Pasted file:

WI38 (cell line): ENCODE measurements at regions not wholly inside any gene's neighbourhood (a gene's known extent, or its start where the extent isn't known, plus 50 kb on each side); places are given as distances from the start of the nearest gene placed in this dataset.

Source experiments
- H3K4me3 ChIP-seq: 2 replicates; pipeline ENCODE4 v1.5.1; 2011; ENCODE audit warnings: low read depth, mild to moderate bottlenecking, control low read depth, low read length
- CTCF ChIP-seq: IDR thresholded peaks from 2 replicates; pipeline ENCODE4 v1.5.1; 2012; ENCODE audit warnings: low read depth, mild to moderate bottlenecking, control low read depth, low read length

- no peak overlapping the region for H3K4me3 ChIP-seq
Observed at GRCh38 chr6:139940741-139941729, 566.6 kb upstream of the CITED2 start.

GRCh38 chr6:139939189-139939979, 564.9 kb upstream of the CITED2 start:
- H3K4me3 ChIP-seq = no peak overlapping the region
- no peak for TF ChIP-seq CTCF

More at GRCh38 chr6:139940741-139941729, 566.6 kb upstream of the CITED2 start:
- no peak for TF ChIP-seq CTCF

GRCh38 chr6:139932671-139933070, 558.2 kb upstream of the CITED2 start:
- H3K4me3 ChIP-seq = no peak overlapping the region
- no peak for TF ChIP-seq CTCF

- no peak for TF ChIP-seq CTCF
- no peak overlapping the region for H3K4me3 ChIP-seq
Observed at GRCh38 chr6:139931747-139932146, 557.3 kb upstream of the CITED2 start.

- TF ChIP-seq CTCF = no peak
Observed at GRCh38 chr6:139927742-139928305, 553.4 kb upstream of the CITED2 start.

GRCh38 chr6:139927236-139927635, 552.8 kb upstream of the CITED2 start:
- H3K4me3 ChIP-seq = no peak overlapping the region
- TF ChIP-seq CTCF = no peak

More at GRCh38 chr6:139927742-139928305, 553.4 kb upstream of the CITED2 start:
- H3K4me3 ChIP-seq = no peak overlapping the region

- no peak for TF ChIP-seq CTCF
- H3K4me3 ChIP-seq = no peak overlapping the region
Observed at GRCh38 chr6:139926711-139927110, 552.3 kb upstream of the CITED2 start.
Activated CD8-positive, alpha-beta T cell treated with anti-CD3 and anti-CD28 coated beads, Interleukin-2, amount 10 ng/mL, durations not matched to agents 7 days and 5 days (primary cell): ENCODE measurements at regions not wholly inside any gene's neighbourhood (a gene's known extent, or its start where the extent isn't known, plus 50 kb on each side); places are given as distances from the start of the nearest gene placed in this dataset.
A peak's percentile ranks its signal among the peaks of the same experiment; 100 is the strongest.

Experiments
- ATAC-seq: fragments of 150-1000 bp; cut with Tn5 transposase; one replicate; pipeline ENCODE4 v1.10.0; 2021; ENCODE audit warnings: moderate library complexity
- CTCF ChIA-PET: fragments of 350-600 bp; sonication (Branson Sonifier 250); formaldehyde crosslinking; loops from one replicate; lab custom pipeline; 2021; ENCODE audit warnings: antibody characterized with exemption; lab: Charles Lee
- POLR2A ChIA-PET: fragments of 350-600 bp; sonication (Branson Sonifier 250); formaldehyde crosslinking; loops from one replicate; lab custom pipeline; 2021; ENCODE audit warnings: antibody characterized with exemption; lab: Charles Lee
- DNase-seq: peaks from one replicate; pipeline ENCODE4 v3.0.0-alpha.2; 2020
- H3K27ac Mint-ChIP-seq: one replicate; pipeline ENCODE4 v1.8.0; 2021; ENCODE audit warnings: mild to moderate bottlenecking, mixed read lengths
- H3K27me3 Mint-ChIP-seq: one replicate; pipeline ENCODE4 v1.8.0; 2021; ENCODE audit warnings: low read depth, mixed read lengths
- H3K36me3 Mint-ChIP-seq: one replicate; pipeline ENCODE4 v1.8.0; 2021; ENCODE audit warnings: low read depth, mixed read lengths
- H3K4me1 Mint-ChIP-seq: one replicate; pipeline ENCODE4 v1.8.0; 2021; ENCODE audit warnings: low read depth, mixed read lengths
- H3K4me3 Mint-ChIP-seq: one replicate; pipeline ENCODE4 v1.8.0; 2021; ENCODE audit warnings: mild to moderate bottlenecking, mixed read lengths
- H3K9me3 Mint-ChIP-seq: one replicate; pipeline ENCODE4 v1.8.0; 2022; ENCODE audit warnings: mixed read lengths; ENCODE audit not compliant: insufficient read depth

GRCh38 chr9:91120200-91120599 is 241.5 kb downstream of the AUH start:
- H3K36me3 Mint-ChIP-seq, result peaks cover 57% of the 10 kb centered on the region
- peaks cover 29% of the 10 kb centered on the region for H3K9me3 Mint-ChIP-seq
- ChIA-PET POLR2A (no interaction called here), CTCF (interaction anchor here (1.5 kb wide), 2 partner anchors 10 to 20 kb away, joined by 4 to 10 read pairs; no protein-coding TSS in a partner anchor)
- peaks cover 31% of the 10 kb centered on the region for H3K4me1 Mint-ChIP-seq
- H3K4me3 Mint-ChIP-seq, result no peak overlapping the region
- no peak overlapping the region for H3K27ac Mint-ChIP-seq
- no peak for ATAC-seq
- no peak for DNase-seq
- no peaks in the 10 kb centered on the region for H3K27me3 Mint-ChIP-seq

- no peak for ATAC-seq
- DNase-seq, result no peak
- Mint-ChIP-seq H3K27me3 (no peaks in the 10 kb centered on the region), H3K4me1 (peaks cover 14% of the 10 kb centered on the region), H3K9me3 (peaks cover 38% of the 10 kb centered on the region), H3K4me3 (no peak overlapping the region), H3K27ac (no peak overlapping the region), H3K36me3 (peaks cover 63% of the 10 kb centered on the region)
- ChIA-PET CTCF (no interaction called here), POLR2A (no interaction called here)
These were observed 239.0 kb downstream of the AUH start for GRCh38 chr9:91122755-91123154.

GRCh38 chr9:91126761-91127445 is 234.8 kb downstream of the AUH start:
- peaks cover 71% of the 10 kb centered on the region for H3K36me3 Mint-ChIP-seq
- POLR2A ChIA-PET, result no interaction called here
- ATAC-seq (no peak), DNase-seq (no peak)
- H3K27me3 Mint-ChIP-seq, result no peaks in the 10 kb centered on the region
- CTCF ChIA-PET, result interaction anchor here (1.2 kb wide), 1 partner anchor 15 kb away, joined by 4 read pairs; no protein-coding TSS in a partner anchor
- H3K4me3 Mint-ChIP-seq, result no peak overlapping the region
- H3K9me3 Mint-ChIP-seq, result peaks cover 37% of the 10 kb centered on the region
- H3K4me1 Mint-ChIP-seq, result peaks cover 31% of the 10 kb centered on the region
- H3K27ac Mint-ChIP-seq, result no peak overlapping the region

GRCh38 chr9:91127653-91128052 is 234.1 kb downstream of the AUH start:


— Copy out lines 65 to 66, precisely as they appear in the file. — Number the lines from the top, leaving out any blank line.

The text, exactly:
- H3K27ac Mint-ChIP-seq, result no peak overlapping the region

GRCh38 chr9:91127653-91128052 is 234.1 kb downstream of the AUH start: